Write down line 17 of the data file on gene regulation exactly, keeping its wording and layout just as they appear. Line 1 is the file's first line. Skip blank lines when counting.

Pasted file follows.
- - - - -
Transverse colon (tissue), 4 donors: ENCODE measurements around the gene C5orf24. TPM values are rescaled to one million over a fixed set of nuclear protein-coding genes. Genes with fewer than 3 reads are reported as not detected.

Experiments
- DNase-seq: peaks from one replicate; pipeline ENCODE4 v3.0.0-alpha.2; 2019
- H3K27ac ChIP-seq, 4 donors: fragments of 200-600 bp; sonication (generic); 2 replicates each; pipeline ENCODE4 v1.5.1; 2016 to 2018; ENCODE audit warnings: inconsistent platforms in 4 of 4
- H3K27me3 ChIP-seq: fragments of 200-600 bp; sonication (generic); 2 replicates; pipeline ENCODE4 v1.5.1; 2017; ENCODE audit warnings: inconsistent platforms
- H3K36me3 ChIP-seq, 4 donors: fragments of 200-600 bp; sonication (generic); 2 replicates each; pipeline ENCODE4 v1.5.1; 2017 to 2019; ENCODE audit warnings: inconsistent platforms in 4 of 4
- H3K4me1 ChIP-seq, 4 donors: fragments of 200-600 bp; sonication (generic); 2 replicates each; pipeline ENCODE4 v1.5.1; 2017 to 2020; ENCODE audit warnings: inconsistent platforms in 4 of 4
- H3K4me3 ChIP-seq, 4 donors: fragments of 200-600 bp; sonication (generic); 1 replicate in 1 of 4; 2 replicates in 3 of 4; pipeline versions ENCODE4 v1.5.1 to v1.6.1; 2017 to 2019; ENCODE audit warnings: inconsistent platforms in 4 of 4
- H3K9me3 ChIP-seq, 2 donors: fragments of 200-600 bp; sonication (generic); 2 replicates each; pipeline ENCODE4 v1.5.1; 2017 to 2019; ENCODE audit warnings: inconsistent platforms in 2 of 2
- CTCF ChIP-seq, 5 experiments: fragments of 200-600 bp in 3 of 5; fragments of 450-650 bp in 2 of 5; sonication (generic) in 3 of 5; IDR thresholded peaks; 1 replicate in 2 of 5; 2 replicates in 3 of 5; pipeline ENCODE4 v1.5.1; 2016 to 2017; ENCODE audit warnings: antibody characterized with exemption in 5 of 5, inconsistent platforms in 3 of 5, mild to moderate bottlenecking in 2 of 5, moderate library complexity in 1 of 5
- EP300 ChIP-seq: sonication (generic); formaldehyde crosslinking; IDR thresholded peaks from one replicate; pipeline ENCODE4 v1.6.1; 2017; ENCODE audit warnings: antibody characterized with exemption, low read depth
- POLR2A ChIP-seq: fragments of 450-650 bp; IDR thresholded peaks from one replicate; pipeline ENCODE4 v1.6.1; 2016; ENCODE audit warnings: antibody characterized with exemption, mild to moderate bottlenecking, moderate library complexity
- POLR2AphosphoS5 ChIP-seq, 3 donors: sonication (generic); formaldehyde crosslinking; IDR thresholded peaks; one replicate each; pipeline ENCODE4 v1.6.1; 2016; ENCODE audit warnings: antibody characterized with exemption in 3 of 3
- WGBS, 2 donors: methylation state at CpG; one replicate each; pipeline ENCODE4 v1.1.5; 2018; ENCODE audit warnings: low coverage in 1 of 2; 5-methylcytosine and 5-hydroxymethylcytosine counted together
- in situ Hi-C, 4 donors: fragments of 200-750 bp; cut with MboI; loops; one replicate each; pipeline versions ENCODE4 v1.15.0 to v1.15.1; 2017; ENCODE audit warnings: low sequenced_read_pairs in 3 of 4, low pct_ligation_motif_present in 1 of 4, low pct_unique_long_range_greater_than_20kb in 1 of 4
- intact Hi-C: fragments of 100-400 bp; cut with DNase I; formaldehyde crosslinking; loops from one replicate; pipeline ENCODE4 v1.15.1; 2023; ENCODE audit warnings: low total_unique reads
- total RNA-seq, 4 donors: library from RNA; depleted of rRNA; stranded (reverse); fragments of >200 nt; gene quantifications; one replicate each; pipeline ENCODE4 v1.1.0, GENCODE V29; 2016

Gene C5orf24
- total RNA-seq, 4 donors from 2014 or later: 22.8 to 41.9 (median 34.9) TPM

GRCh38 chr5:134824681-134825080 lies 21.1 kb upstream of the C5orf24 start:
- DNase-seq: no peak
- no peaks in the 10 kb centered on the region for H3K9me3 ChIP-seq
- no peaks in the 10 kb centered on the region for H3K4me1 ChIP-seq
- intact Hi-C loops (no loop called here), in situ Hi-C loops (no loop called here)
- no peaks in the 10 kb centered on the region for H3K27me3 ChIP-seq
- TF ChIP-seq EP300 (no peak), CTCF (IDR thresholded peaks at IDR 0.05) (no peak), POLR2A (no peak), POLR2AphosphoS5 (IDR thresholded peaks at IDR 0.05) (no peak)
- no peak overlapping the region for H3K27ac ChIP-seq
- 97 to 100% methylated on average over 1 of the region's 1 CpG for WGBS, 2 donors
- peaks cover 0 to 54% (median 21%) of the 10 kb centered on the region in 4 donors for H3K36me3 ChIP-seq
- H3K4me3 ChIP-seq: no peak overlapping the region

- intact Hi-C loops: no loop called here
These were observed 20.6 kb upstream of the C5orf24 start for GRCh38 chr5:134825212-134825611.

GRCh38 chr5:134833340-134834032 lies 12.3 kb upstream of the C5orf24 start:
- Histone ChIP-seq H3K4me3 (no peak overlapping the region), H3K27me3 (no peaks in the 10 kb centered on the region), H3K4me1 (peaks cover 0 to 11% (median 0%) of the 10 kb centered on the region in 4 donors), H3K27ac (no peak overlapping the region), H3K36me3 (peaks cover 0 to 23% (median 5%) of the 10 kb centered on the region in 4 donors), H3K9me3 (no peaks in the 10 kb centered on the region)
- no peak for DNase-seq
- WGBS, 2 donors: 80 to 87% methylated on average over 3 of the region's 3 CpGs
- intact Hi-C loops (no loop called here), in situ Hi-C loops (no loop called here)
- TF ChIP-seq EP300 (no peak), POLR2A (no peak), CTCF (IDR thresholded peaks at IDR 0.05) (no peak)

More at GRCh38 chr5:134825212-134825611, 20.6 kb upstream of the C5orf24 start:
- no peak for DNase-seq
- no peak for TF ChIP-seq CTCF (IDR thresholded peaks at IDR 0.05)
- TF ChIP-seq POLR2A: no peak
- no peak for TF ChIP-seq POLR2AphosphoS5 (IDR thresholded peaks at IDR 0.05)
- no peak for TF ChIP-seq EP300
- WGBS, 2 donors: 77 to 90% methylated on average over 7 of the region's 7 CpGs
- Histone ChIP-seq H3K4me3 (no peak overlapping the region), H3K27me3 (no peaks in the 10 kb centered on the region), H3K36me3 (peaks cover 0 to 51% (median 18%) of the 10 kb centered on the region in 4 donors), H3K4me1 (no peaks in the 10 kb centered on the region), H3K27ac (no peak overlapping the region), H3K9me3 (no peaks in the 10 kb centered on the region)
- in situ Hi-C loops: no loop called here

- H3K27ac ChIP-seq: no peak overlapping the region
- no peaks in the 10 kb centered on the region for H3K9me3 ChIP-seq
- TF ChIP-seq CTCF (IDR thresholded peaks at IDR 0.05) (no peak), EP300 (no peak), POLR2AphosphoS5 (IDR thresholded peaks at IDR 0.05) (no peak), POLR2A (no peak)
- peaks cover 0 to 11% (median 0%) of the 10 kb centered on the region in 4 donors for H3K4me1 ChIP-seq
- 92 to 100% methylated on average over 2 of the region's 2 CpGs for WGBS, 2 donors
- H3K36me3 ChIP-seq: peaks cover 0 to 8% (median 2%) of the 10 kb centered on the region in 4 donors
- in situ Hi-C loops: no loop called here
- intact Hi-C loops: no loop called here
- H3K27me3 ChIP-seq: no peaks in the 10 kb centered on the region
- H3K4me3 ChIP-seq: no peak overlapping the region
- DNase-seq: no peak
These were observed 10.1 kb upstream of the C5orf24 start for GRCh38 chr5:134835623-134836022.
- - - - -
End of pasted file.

- total RNA-seq, 4 donors: library from RNA; depleted of rRNA; stranded (reverse); fragments of >200 nt; gene quantifications; one replicate each; pipeline ENCODE4 v1.1.0, GENCODE V29; 2016